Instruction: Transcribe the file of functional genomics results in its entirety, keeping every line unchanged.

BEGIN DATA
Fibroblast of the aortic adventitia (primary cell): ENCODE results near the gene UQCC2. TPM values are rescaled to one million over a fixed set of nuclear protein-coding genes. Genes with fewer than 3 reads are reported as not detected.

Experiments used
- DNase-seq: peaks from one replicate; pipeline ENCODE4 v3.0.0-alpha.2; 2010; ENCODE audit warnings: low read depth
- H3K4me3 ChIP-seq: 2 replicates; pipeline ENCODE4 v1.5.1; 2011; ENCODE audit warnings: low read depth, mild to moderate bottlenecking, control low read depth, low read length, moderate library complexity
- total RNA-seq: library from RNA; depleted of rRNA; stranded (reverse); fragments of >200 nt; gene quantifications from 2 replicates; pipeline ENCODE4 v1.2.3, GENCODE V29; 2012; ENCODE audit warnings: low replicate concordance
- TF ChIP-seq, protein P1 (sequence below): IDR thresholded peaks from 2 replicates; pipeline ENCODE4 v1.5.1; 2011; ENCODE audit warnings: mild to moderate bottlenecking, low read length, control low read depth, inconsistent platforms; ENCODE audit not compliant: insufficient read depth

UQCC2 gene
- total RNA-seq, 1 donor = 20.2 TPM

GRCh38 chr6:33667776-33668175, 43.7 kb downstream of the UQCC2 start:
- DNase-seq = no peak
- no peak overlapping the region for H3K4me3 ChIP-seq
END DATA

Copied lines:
Fibroblast of the aortic adventitia (primary cell): ENCODE results near the gene UQCC2. TPM values are rescaled to one million over a fixed set of nuclear protein-coding genes. Genes with fewer than 3 reads are reported as not detected.

Experiments used
- DNase-seq: peaks from one replicate; pipeline ENCODE4 v3.0.0-alpha.2; 2010; ENCODE audit warnings: low read depth
- H3K4me3 ChIP-seq: 2 replicates; pipeline ENCODE4 v1.5.1; 2011; ENCODE audit warnings: low read depth, mild to moderate bottlenecking, control low read depth, low read length, moderate library complexity
- total RNA-seq: library from RNA; depleted of rRNA; stranded (reverse); fragments of >200 nt; gene quantifications from 2 replicates; pipeline ENCODE4 v1.2.3, GENCODE V29; 2012; ENCODE audit warnings: low replicate concordance
- TF ChIP-seq, protein P1 (sequence below): IDR thresholded peaks from 2 replicates; pipeline ENCODE4 v1.5.1; 2011; ENCODE audit warnings: mild to moderate bottlenecking, low read length, control low read depth, inconsistent platforms; ENCODE audit not compliant: insufficient read depth

UQCC2 gene
- total RNA-seq, 1 donor = 20.2 TPM

GRCh38 chr6:33667776-33668175, 43.7 kb downstream of the UQCC2 start:
- DNase-seq = no peak
- no peak overlapping the region for H3K4me3 ChIP-seq